Celebrating Personal History

21 Apr

by Melissa Burns-

As Americans, we all know that our families originated somewhere else. At one point in time our relatives immigrated here from places across the globe. The farther removed we are from those immigrant relatives, the more difficult it is to remember just where our roots are. Some people do not really seem to care where there families came from, and there are others who would like to know but do not have the time or resources to find out. This, I think, is sad, because knowing your family’s history can tell you a lot about yourself and open up a whole new world of friends and relatives that you never knew existed.

Scottish marchers

Men taking part in the Tartan Day Parade

I am fortunate enough to have an aunt who spent a great deal of time researching our family tree. She has traced the family’s roots to Scotland, where my grandma’s side goes back to Clan MacBean and my grandpa’s family is from Clan MacLeod of Lewis.  My husband’s family has also been traced to Scotland.  There, Clan Burns was fairly small and eventually became incorporated as a sept, a family giving allegiance to another, of Clan Campbell.  I do not know the specific villages that my family came from, but I do know the regions of Scotland where they originated.  I hope very much to be able to visit them one day.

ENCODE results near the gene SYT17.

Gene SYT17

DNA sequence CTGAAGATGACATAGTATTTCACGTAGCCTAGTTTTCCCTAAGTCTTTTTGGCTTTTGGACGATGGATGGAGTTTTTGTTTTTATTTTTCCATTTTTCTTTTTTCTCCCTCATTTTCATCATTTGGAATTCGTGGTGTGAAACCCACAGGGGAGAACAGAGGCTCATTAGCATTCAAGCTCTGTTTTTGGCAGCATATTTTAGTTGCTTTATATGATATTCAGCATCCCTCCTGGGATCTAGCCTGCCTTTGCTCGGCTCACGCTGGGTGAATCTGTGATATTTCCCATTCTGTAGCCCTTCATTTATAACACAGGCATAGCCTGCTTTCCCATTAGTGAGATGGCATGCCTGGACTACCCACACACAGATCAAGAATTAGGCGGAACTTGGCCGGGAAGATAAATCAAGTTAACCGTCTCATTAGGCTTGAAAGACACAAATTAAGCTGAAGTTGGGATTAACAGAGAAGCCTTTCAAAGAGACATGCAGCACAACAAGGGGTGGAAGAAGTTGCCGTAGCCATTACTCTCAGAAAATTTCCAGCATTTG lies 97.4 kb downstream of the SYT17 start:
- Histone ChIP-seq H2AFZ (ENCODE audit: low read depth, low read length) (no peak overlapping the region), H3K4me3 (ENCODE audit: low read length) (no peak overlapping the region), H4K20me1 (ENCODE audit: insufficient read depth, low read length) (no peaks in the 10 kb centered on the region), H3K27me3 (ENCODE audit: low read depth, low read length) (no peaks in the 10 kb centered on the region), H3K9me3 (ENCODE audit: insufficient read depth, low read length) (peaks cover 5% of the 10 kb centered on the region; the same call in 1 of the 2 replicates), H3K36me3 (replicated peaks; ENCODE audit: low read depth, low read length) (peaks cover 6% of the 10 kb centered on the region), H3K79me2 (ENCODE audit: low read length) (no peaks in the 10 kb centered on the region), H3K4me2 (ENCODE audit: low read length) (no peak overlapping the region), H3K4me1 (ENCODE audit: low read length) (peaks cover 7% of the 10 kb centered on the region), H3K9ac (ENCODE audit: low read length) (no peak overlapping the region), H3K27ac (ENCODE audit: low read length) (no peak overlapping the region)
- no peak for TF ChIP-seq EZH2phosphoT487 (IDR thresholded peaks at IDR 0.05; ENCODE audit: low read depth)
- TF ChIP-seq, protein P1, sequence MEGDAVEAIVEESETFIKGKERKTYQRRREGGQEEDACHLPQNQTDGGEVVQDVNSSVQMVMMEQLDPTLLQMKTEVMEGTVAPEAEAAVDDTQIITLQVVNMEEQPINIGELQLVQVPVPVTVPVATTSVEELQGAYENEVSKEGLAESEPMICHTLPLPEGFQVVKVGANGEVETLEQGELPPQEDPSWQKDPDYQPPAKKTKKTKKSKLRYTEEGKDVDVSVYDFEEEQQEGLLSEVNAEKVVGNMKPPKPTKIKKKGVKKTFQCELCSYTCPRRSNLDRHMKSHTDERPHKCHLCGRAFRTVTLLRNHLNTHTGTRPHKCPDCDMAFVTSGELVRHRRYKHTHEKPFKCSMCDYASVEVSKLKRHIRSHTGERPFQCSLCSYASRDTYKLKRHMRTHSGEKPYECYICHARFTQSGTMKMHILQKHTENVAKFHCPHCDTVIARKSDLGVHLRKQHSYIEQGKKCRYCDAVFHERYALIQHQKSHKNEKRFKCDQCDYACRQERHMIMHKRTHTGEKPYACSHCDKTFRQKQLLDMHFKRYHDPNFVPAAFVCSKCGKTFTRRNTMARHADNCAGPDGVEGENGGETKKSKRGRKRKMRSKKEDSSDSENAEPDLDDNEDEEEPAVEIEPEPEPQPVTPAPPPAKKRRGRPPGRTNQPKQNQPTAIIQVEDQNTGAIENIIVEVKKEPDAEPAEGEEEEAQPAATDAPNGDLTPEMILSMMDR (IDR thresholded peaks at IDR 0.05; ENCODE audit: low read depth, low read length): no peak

Scottish pipe band

March of a Scottish Pipe Band

My family, and especially my mom, is very proud of our Scottish heritage. Growing up, there was always a lot of bagpipe and celtic music playing, and we love traditional Scottish food, like shepherd’s pie, scotch eggs, and pasties. My brother also likes to eat haggis, but I have never gotten over the idea of it long enough to like it. We also like to show our heritage by wearing our clan’s tartan. Every clan has multiple tartans. There are ancient and modern versions, as well as ones for casual and formal wear. The one that my family likes to wear is commonly known as the Loud MacLeod because it is has a bright yellow background with a red and black pattern. My mom and brother both have kilts in this tartan, while I have a tam, a traditional, almost beret-like hat.  There is absolutely no mistaking who you are when you wear the Loud MacLeod tartan. As of yet, I do not have anything with the Clan Campbell tartan, which is also known as the Black Watch tartan, but I have been keeping my eyes open.

Caber Toss

Caber toss in the Highland Games

Visiting with members of the Lincoln Place Heritage Group a couple of weeks ago reminded me of the importance of remaining connected with your heritage.  This is the exact reason why my family goes to the St. Louis Scottish Festival each year.  We were also able to go to Tartan Days in St. Charles this year for the first time.  The fests are always great fun. There is plenty of good, traditional Scottish food, traditional and modern Celtic music and dancing, and the Highland Games are never boring. I will never cease to be amazed at how someone can toss a caber!  Each year we see the same people at the festivals, and we have met other members of Clan MacLeod who are beginning to feel like an extended family. These relationships are a prime example of why maintaining our heritage is so important.  I will always believe that knowing your past is a fantastic way to enrich your future.


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